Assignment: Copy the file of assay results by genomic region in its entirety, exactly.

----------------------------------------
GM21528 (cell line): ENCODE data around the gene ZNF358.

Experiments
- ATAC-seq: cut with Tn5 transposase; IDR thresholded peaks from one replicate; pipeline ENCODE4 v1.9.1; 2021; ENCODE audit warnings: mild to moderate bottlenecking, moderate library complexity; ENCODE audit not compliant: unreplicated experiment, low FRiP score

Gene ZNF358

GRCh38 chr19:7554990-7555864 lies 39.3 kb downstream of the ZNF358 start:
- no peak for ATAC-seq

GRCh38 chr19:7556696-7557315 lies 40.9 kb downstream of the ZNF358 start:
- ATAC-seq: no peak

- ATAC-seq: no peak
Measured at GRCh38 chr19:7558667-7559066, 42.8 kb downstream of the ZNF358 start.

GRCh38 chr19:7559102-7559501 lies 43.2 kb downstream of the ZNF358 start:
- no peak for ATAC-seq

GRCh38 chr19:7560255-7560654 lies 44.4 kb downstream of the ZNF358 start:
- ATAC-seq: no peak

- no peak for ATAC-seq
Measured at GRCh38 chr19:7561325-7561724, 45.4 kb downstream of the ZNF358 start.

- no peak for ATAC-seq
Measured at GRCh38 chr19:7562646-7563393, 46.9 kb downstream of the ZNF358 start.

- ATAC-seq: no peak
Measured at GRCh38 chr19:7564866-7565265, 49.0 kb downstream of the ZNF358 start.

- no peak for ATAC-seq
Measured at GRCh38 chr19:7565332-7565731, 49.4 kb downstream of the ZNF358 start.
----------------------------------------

GM21528 (cell line): ENCODE data around the gene ZNF358.

Experiments
- ATAC-seq: cut with Tn5 transposase; IDR thresholded peaks from one replicate; pipeline ENCODE4 v1.9.1; 2021; ENCODE audit warnings: mild to moderate bottlenecking, moderate library complexity; ENCODE audit not compliant: unreplicated experiment, low FRiP score

Gene ZNF358

GRCh38 chr19:7554990-7555864 lies 39.3 kb downstream of the ZNF358 start:
- no peak for ATAC-seq

GRCh38 chr19:7556696-7557315 lies 40.9 kb downstream of the ZNF358 start:
- ATAC-seq: no peak

- ATAC-seq: no peak
Measured at GRCh38 chr19:7558667-7559066, 42.8 kb downstream of the ZNF358 start.

GRCh38 chr19:7559102-7559501 lies 43.2 kb downstream of the ZNF358 start:
- no peak for ATAC-seq

GRCh38 chr19:7560255-7560654 lies 44.4 kb downstream of the ZNF358 start:
- ATAC-seq: no peak

- no peak for ATAC-seq
Measured at GRCh38 chr19:7561325-7561724, 45.4 kb downstream of the ZNF358 start.

- no peak for ATAC-seq
Measured at GRCh38 chr19:7562646-7563393, 46.9 kb downstream of the ZNF358 start.

- ATAC-seq: no peak
Measured at GRCh38 chr19:7564866-7565265, 49.0 kb downstream of the ZNF358 start.

- no peak for ATAC-seq
Measured at GRCh38 chr19:7565332-7565731, 49.4 kb downstream of the ZNF358 start.